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SDN Controller northbound API is the crucial missing piece

Imagine you’d like to write a simple Perl (or Python, Ruby, JavaScript – you get the idea) script to automate a burdensome function on your server (or router/switch from any vendor running Linux/BSD behind the scenes) that the vendor never bothered to implement. The script interpreter relies on numerous APIs being available from the operating system – from process API (to load and start the interpreter) to file system API, console I/O API, memory management API, and probably a few others.

Now imagine none of those APIs would be standardized (various mutually incompatible dialects of Tcl used by Cisco IOS come to mind) – that’s the situation we’re facing in the SDN land today.

If we accept the analogy of OpenFlow being the x86 instruction set (it’s actually more like the p-code machine from UCSD Pascal days, but let’s not go there today), and all we want to do is to write a simple script that will (for example) redirect the backup-to-tape traffic to secondary path during peak hours, we need a standard API to get the network topology, create a path across the network, and create an ingress Forwarding Equivalence Class (FEC) to map the backup traffic to that path. In short, we need what’s called SDN Controller Northbound API.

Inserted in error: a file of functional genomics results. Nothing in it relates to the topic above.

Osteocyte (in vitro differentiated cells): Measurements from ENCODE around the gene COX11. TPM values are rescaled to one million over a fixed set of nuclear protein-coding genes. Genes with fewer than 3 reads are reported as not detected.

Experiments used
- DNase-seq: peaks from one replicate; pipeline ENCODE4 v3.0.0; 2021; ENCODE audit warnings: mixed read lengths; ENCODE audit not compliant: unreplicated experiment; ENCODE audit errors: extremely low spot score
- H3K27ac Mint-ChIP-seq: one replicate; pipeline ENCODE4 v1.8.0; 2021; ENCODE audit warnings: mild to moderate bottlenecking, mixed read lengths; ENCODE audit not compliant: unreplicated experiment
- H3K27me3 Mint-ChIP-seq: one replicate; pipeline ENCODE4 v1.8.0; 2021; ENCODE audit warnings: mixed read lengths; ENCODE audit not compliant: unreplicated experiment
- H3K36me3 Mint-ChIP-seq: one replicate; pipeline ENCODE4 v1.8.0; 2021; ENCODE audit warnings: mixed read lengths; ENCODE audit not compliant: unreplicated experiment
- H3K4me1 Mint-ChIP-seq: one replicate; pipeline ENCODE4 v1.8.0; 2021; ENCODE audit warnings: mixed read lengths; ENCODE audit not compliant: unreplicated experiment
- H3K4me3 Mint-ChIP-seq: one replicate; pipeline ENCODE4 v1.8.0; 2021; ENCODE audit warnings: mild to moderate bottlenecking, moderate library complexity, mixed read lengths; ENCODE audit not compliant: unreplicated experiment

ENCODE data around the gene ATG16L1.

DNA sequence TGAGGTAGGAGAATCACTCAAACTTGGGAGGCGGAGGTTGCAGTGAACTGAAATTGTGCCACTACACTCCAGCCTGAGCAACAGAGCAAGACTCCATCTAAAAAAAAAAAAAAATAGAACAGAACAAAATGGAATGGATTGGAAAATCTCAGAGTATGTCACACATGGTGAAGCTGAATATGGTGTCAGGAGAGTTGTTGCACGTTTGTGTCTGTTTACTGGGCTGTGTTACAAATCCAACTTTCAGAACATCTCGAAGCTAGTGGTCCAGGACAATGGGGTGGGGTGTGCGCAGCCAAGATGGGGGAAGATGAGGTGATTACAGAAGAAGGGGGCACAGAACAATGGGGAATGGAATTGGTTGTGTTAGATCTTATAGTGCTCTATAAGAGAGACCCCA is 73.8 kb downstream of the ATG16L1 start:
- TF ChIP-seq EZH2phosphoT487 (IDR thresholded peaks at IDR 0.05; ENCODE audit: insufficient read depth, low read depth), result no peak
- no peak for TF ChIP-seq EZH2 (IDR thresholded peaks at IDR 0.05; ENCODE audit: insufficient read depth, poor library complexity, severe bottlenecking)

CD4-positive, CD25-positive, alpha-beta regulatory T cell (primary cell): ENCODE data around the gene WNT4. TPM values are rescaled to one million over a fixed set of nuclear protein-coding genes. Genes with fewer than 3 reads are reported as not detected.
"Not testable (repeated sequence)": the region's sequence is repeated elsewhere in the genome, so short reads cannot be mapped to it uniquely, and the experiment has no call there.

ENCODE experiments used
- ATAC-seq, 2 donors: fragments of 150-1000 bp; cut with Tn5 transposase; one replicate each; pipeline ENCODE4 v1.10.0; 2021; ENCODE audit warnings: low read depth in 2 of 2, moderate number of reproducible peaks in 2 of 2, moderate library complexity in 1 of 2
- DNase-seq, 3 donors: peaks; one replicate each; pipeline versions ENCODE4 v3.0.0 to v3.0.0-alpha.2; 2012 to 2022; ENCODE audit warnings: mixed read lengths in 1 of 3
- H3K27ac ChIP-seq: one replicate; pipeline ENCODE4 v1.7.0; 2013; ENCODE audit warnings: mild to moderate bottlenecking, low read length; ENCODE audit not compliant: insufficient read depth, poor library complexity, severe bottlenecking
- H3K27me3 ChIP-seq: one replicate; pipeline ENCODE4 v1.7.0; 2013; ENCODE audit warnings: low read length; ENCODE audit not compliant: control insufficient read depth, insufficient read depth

There is no standard northbound API

I have some bad news for you: nobody is working on standardizing such an API (read a great summary by Brad Casemore, and make sure to read all the articles he linked to).

Are you old enough to remember the video games for early IBM PC? None of them used MS-DOS. They were embedded software solutions that you had to boot off a floppy disk (remember those?) and then they took over all the hardware you had. That’s exactly what we have in the SDN land today.

Don’t try to tell me I’ve missed Flowvisor – an OpenFlow controller that allocates slices of actual hardware to individual OpenFlow controllers. I haven’t; but using Flowvisor to solve this problem is like using Xen (or KVM or ESXi) to boot multiple embedded video games in separate VMs. Not highly useful for a regular guy trying to steer some traffic around the network (or any one of the other small things that bother us), is it?

Also, don’t tell me each SDN controller has an API. While NEC and startups like Big Switch Networks are creating something akin to a network operating system that we could use to program our network (no, I really don’t want to deal with the topology discovery and fast failover myself), and each one of them has an API, no two APIs are even remotely similar.

I still remember the days when there were at least a dozen operating systems running on top of 8088 processor, and it was a mission impossible to write a meaningful application that would run on only a few of them without major porting efforts.

Let’s speculate

There might be several good reasons for the current state of affairs:

The reality is probably a random mixture of all four (and a few others), but that doesn’t change the basic facts: until there’s a somewhat standard and stable API (like SQL-86) that I could use with SDN controllers from multiple vendors, I’m better off using Cisco ONE or Junos XML API, otherwise I’m just trading lock-ins (as ecstatic users of umbrella network management systems would be more than happy to tell you).